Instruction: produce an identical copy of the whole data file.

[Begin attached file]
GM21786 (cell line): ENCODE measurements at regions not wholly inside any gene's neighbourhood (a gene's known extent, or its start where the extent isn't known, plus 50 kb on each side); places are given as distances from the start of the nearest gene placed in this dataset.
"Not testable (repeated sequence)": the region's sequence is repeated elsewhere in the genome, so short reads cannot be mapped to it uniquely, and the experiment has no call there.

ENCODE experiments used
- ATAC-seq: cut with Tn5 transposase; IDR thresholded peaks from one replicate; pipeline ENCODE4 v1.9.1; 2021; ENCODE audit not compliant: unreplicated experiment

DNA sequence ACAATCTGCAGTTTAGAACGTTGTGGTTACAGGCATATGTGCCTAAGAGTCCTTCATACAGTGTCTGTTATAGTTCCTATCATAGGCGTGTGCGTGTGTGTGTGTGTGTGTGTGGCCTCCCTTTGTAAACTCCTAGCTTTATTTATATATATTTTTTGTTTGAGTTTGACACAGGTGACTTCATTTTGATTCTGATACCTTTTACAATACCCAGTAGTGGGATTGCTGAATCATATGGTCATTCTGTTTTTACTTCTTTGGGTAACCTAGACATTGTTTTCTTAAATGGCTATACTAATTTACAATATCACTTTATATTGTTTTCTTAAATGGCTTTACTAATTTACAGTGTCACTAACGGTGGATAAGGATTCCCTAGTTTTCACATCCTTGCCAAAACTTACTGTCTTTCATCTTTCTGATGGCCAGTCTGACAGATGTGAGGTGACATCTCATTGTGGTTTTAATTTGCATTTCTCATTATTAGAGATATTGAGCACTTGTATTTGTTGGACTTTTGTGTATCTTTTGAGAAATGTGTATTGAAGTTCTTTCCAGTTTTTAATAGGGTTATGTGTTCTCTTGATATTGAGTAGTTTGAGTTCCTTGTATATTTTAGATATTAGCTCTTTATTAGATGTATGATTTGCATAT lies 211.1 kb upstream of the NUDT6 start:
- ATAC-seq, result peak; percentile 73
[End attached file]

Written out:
GM21786 (cell line): ENCODE measurements at regions not wholly inside any gene's neighbourhood (a gene's known extent, or its start where the extent isn't known, plus 50 kb on each side); places are given as distances from the start of the nearest gene placed in this dataset.
"Not testable (repeated sequence)": the region's sequence is repeated elsewhere in the genome, so short reads cannot be mapped to it uniquely, and the experiment has no call there.

ENCODE experiments used
- ATAC-seq: cut with Tn5 transposase; IDR thresholded peaks from one replicate; pipeline ENCODE4 v1.9.1; 2021; ENCODE audit not compliant: unreplicated experiment

DNA sequence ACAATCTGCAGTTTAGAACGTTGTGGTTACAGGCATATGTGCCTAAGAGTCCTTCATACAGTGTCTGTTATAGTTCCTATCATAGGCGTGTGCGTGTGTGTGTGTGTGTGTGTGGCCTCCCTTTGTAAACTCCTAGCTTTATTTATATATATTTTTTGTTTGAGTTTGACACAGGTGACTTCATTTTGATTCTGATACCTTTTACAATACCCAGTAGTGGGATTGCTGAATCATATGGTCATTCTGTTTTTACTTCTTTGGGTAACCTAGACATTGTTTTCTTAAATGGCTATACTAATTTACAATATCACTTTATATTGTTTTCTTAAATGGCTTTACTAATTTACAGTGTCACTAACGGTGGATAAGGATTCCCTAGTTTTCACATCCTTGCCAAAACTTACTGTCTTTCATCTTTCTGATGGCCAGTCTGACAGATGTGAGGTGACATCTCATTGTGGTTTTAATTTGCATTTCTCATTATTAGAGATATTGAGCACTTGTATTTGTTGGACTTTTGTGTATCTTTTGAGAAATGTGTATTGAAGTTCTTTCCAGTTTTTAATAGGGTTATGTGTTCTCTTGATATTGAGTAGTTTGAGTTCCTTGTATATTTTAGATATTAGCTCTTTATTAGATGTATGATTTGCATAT lies 211.1 kb upstream of the NUDT6 start:
- ATAC-seq, result peak; percentile 73